It's Friday night and I'm en route to a swingers club for the first time ever. The night's theme is feet. I hate feet. "What does that even mean?" a girlfriend asks. "I have no idea. Foot-rubbing orgies?" I laugh.
It's a nervous laughter. I've acted as though this will be no big deal. I'm all "RIOT GRRL!!!" until the moment of truth arrives. I'm so nervous, I could yack. Is this dress sex club worthy? Should I have waxed instead of shaved? What if I run into someone I know? *Gasp!* What if they want to have sex with me? I raise one hand off the steering wheel. It's shaking.
My first glimpse of a swingers club was on HBO's "Real Sex" while in junior high. The details of the episode have since faded, but the memory of the feelings I felt while watching it have not. Everyone seemed free. The club looked glamorous, like Eyes Wide Shut, without the creepy masks and music. I knew instantly: I want to go there.
Still, I was aware I should not divulge my fascination to friends, family, or romantic partners. "Would you like to go to the movies?" is what normal people say. "Would you like to go to a sex club?" is what freaks say. I determined it was best to keep my inner freak in the closet, lest I be ostracized or deemed non-girlfriend material. But still, the allure of a swingers club remained in the shadows of my subconscious, like a monster under a child's bed waiting for the lights to go out so it could come out and play.
Aside from my expressed interest in them, I decided to visit an Atlanta swingers club because of a 2001 Creative Loafing cover story about the local swingers scene, one of our top online stories more than a decade after it was published. There's something to be said, or at least, interpreted, by the popularity of the story: Atlantans are really curious about swinging.
I pick up my date, a gentleman with a handsome face and an even sweeter ass, whose looks even leave my straight guy friends in awe. "The women are going to eat you alive," I tell him. He laughs. Before we leave his house I tell him he has to change his selected attire. "There's a dress code at Trapeze," I say. "No jeans, no sneakers." He puts on a button-down long-sleeve shirt with dress pants and shoes.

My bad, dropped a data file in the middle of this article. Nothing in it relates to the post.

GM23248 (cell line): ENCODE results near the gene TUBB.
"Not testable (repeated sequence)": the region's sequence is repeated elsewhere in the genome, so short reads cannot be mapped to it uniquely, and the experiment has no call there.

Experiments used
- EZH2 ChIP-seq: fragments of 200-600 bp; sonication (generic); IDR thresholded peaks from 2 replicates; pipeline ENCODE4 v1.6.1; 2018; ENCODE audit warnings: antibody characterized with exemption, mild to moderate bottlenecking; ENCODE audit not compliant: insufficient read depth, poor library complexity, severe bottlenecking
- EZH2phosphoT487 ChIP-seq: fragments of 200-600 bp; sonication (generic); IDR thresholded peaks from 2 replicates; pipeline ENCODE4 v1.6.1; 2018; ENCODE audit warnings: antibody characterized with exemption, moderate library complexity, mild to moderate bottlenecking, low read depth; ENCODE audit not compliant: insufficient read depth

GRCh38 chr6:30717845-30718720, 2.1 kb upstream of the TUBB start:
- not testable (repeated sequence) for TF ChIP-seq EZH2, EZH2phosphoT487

It might sound unusual, but someone who is handsome, clean, and well-dressed is not completely out of place at swingers club — they resemble a cross-section of the city more than you may think. Granted, it is hard to determine what percentage of the American population swings. One reason is basic semantics; the other is fear or suppression based on socially constructed norms. A swinger is a person who is emotionally monogamous, but rejects sexual exclusivity. While swinging implies a lifestyle, a person or couple who participate in a threesome can be considered swingers, although they may not necessarily identify themselves as such. It may be something a person does not actively seek out, or what the lifestyle calls an "opportunistic swinger." Whether a person identifies as a swinger or not, chances are his or her way of life is something that will not be openly discussed, for obvious reasons, such as rejection by friends, family, partners, or the risk of it negatively affecting his or her job, and thus financial security.
According to a 2009 research study published in the Electronic Journal of Human Sexuality, it is estimated that 2 percent to 4 percent of adult Americans are swinging couples, with at least 25 percent of U.S. married couples having engaged in swinging at least once (76 percent in the survey were male, 24 percent were female). On average, the swingers were mostly middle- to upper-middle class white married couples in their late 30s who attend church on a regular basis, are more likely to identify politically as moderates or conservatives, and showed a more progressive attitude toward topics such as sexuality, divorce, pornography, homosexuality, premarital sex, and abortion.
These stats made me feel comfortable that I could actually go to a club, have a good time, and report back to those who are curious just what has (or hasn't) changed in the decade-plus since CL visited the sex club scene. But being comfortable with statistics is a whole lot different than taking your clothes off around strangers. Trust me.
Activities involving such clubs fall under two categories: "on-premise" refers to sexual activities conducted on-site; "off-premise" means the venue is used as a place to facilitate the meeting of other swingers, but sexual activities are conducted elsewhere.